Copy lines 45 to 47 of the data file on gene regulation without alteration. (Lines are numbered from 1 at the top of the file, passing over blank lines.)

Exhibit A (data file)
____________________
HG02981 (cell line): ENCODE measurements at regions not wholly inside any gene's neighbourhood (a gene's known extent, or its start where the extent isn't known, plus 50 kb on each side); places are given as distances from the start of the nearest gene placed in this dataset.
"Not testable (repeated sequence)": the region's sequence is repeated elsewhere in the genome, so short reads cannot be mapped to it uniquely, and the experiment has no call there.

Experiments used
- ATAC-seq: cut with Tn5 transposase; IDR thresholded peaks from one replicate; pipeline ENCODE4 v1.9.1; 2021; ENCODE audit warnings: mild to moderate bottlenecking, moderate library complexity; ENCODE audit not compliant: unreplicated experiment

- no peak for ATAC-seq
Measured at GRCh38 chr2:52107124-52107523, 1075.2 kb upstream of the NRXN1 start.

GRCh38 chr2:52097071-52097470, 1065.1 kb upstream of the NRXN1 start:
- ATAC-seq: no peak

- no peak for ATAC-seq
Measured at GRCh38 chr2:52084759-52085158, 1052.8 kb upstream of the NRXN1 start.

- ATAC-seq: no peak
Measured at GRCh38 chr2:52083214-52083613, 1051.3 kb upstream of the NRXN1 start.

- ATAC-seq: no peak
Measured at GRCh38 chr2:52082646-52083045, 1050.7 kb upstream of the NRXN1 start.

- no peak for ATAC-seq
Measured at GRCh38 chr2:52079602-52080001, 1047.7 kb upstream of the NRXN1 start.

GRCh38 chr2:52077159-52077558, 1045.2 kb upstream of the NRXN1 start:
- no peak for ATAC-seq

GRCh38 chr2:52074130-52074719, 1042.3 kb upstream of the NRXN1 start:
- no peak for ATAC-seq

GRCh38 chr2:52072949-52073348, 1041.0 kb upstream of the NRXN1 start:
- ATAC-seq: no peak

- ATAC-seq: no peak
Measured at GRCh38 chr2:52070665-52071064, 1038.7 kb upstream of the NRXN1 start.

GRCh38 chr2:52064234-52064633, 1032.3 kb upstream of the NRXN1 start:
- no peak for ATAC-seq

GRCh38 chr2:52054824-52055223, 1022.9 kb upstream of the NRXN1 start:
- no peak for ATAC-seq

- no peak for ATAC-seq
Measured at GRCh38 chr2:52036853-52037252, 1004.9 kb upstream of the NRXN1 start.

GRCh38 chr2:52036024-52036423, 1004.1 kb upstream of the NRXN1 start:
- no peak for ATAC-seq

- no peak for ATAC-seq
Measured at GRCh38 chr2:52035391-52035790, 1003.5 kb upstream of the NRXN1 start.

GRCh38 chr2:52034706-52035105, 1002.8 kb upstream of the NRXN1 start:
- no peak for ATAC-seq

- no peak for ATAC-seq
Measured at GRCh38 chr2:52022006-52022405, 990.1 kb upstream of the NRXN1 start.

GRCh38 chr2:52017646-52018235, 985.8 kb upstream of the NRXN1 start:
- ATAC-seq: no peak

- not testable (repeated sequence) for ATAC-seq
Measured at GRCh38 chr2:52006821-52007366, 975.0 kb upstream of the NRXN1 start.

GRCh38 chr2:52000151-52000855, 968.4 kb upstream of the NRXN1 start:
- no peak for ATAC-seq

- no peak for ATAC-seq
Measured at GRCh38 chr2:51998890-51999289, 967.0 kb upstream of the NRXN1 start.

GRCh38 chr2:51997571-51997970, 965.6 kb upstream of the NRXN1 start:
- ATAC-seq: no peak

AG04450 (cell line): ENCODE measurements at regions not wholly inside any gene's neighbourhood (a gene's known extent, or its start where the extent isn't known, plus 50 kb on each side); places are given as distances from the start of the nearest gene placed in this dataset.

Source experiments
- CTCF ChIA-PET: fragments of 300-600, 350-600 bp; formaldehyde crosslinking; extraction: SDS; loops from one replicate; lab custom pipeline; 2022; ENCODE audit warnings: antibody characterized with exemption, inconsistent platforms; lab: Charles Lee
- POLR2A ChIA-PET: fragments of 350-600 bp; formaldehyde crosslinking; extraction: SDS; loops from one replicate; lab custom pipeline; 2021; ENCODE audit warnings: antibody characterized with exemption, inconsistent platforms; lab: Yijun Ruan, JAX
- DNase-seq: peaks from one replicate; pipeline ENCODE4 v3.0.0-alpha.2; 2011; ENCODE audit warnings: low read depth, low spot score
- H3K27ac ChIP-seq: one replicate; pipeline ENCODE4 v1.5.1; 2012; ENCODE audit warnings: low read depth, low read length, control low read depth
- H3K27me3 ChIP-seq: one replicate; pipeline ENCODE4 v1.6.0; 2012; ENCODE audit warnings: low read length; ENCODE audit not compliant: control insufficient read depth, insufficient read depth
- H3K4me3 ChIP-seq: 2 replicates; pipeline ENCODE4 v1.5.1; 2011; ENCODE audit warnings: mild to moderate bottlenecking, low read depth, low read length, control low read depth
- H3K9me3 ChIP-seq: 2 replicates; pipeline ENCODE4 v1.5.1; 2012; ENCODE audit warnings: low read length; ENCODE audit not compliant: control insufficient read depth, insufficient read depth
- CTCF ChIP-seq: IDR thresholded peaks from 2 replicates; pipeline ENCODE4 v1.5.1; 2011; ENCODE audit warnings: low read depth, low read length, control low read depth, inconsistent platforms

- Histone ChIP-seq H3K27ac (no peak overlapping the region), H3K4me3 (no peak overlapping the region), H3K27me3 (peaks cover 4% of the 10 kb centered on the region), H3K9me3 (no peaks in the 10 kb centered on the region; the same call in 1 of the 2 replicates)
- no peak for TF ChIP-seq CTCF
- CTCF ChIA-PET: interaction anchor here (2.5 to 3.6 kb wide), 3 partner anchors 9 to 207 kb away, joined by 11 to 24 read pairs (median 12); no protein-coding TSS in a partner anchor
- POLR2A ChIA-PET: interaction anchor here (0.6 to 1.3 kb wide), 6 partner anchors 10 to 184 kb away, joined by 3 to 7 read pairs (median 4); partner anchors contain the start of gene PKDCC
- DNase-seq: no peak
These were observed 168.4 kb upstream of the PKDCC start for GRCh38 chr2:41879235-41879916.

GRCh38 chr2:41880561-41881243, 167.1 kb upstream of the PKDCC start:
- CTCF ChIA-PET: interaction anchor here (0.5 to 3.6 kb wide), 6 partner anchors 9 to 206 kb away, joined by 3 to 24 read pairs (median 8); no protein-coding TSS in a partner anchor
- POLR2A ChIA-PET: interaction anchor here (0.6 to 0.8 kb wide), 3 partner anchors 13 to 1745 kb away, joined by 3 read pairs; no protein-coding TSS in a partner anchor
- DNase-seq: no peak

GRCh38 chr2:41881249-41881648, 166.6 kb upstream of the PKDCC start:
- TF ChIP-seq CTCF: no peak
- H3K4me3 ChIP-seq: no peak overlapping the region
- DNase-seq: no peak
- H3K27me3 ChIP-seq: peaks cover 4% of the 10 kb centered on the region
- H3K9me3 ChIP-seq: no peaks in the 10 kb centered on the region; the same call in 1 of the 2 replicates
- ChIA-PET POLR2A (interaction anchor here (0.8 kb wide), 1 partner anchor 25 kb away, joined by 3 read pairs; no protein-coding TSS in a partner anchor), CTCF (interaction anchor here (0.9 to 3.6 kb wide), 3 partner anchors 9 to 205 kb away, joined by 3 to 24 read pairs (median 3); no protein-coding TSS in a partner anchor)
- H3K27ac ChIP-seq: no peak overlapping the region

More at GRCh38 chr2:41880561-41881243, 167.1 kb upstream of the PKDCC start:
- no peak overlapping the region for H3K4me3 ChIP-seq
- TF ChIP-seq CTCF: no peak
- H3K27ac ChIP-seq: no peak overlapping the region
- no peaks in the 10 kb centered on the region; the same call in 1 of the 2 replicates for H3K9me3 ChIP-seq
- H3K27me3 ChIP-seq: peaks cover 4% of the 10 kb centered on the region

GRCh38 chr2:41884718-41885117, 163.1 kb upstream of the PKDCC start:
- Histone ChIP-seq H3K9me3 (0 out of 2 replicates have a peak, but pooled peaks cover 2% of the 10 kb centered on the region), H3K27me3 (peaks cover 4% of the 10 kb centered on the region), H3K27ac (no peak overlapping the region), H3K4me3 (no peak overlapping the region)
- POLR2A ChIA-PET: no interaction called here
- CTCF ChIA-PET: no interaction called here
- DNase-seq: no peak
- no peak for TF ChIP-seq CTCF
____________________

- no peak for ATAC-seq
Measured at GRCh38 chr2:51998890-51999289, 967.0 kb upstream of the NRXN1 start.

GRCh38 chr2:51997571-51997970, 965.6 kb upstream of the NRXN1 start: